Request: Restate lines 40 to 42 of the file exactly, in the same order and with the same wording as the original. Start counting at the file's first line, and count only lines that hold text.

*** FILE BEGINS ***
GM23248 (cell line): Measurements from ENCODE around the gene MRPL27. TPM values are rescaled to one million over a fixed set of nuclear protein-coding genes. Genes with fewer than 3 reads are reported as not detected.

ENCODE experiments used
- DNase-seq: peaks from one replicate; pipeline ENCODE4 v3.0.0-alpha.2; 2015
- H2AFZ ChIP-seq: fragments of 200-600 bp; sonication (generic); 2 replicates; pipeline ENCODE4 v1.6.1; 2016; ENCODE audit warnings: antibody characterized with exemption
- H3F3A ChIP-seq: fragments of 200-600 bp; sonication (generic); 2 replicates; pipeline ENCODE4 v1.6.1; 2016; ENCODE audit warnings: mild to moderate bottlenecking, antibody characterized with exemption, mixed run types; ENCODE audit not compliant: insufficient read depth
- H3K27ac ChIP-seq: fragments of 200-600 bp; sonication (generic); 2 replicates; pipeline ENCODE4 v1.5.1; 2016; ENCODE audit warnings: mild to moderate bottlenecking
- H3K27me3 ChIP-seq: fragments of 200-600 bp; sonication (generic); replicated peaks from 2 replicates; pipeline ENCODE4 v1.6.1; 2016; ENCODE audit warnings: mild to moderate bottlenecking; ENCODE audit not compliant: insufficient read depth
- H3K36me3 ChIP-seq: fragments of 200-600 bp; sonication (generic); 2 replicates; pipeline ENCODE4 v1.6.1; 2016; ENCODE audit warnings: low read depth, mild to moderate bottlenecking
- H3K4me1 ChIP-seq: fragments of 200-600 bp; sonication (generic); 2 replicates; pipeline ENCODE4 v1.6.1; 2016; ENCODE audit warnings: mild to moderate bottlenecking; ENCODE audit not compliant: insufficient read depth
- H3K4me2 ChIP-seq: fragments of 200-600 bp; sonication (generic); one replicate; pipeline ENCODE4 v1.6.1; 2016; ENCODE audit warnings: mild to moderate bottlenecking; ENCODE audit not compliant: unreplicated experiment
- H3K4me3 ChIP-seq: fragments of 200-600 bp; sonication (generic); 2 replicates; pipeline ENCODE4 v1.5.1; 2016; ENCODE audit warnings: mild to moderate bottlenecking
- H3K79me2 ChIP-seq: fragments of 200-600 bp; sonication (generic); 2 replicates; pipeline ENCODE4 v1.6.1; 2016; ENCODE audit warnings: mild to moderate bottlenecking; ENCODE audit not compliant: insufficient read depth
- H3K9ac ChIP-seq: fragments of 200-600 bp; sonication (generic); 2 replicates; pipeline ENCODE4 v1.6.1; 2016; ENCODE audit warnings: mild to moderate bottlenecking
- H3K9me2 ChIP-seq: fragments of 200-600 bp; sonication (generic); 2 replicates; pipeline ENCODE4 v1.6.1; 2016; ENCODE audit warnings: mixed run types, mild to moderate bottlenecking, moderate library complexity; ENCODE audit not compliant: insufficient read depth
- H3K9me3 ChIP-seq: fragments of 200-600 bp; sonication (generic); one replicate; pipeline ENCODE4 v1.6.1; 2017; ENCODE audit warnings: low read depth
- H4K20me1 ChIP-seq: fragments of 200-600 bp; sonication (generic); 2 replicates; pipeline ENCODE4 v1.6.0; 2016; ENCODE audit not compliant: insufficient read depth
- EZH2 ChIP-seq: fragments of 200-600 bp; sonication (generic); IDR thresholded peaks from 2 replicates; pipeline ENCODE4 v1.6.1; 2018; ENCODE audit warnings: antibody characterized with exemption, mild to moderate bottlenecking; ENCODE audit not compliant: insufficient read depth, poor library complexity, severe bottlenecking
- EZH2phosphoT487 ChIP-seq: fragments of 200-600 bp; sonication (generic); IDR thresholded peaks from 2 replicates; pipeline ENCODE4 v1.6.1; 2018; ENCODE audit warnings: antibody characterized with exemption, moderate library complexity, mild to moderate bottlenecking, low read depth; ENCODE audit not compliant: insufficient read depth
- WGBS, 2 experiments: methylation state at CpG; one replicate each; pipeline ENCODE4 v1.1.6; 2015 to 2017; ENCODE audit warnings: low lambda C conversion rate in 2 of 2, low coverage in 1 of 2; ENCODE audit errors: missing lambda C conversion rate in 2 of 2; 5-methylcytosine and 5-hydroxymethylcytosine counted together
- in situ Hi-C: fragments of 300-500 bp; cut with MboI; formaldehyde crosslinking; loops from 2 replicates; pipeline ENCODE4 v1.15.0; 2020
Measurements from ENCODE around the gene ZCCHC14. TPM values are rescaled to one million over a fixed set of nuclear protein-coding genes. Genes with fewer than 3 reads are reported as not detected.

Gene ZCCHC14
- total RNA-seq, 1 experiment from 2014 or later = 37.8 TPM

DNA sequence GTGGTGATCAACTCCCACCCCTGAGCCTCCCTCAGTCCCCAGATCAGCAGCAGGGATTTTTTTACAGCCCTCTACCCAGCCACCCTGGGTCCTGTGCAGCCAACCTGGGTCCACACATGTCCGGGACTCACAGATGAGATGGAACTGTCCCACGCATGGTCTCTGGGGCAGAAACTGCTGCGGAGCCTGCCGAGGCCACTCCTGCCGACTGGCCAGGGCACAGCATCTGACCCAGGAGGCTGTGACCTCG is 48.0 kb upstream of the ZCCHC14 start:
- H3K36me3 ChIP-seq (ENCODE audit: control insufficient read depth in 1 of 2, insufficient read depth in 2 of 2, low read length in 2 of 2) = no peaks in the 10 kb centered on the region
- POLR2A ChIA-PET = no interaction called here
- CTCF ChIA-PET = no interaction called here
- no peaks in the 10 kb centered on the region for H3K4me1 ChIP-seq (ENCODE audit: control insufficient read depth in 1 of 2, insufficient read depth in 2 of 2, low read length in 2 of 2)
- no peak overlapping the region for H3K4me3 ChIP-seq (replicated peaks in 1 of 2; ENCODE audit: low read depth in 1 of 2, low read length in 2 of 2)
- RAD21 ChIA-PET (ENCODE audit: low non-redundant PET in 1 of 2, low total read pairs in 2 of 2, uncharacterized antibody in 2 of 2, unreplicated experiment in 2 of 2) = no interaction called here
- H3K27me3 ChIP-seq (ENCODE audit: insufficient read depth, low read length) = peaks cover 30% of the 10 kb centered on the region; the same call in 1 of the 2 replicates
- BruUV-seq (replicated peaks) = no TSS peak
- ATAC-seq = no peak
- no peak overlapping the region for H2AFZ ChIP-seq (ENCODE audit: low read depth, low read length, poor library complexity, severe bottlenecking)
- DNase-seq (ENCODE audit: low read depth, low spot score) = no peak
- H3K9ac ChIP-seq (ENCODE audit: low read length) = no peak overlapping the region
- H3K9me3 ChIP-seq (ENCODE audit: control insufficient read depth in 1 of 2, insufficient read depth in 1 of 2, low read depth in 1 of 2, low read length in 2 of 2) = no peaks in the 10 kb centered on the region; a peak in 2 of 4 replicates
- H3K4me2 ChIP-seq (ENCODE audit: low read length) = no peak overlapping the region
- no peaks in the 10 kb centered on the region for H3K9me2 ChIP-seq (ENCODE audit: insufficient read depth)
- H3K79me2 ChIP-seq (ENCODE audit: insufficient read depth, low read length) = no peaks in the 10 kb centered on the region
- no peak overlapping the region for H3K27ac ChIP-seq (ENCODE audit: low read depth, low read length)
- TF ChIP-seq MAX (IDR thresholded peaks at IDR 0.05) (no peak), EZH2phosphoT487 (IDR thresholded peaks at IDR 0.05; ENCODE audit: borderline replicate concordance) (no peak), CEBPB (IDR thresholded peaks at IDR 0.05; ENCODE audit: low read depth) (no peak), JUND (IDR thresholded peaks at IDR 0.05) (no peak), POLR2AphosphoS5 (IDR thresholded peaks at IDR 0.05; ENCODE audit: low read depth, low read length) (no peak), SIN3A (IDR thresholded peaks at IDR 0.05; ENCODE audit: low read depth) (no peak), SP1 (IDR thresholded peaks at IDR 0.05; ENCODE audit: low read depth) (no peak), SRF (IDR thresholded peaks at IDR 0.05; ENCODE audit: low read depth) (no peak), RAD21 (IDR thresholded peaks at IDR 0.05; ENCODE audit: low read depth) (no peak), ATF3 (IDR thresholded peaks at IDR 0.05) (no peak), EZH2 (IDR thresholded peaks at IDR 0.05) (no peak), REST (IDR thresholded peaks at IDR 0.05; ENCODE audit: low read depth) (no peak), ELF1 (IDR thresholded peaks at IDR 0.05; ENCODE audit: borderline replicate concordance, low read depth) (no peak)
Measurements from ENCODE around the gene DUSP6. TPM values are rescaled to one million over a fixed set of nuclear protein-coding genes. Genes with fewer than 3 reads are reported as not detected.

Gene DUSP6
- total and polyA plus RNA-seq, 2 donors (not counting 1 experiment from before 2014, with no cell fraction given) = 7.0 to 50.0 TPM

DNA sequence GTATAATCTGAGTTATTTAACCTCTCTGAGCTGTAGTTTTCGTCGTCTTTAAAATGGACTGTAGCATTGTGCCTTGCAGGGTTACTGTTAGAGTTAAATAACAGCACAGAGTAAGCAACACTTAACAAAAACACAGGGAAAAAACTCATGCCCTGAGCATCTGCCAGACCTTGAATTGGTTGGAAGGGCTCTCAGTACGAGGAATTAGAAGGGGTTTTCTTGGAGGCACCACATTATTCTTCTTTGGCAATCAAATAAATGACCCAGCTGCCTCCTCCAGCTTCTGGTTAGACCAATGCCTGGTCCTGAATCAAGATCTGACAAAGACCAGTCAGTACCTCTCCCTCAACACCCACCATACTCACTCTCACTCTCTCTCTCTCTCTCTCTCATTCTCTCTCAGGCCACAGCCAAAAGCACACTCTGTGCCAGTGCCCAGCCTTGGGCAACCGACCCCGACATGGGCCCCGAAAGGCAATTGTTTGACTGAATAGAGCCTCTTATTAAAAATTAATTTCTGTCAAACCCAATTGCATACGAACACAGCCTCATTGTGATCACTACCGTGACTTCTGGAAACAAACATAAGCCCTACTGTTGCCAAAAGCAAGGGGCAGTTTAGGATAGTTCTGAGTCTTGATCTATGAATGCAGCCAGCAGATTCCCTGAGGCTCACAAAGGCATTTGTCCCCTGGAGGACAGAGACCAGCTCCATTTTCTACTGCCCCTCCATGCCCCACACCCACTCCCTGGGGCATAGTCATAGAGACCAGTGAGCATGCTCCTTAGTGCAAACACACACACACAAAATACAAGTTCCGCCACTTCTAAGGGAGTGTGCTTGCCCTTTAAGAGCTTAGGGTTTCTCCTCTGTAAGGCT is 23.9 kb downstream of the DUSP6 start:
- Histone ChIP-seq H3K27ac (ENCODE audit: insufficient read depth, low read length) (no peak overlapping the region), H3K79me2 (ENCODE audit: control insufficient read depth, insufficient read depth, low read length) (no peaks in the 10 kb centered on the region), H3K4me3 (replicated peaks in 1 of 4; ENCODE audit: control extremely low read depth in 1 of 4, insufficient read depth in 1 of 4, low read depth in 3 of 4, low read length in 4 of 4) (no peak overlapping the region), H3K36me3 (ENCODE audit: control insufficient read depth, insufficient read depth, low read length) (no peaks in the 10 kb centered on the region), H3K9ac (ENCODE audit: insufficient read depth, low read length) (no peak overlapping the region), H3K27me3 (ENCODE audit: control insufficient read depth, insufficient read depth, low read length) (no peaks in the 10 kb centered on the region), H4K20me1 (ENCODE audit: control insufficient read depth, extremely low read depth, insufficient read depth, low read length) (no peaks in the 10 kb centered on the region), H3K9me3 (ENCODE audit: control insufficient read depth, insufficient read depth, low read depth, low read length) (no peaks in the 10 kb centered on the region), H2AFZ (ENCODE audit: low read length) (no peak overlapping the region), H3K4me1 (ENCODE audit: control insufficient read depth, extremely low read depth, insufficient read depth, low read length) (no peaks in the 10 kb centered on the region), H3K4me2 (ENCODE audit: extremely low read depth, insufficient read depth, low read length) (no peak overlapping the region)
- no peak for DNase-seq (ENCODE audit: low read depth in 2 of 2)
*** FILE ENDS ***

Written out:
- H3K79me2 ChIP-seq (ENCODE audit: insufficient read depth, low read length) = no peaks in the 10 kb centered on the region
- no peak overlapping the region for H3K27ac ChIP-seq (ENCODE audit: low read depth, low read length)
- TF ChIP-seq MAX (IDR thresholded peaks at IDR 0.05) (no peak), EZH2phosphoT487 (IDR thresholded peaks at IDR 0.05; ENCODE audit: borderline replicate concordance) (no peak), CEBPB (IDR thresholded peaks at IDR 0.05; ENCODE audit: low read depth) (no peak), JUND (IDR thresholded peaks at IDR 0.05) (no peak), POLR2AphosphoS5 (IDR thresholded peaks at IDR 0.05; ENCODE audit: low read depth, low read length) (no peak), SIN3A (IDR thresholded peaks at IDR 0.05; ENCODE audit: low read depth) (no peak), SP1 (IDR thresholded peaks at IDR 0.05; ENCODE audit: low read depth) (no peak), SRF (IDR thresholded peaks at IDR 0.05; ENCODE audit: low read depth) (no peak), RAD21 (IDR thresholded peaks at IDR 0.05; ENCODE audit: low read depth) (no peak), ATF3 (IDR thresholded peaks at IDR 0.05) (no peak), EZH2 (IDR thresholded peaks at IDR 0.05) (no peak), REST (IDR thresholded peaks at IDR 0.05; ENCODE audit: low read depth) (no peak), ELF1 (IDR thresholded peaks at IDR 0.05; ENCODE audit: borderline replicate concordance, low read depth) (no peak)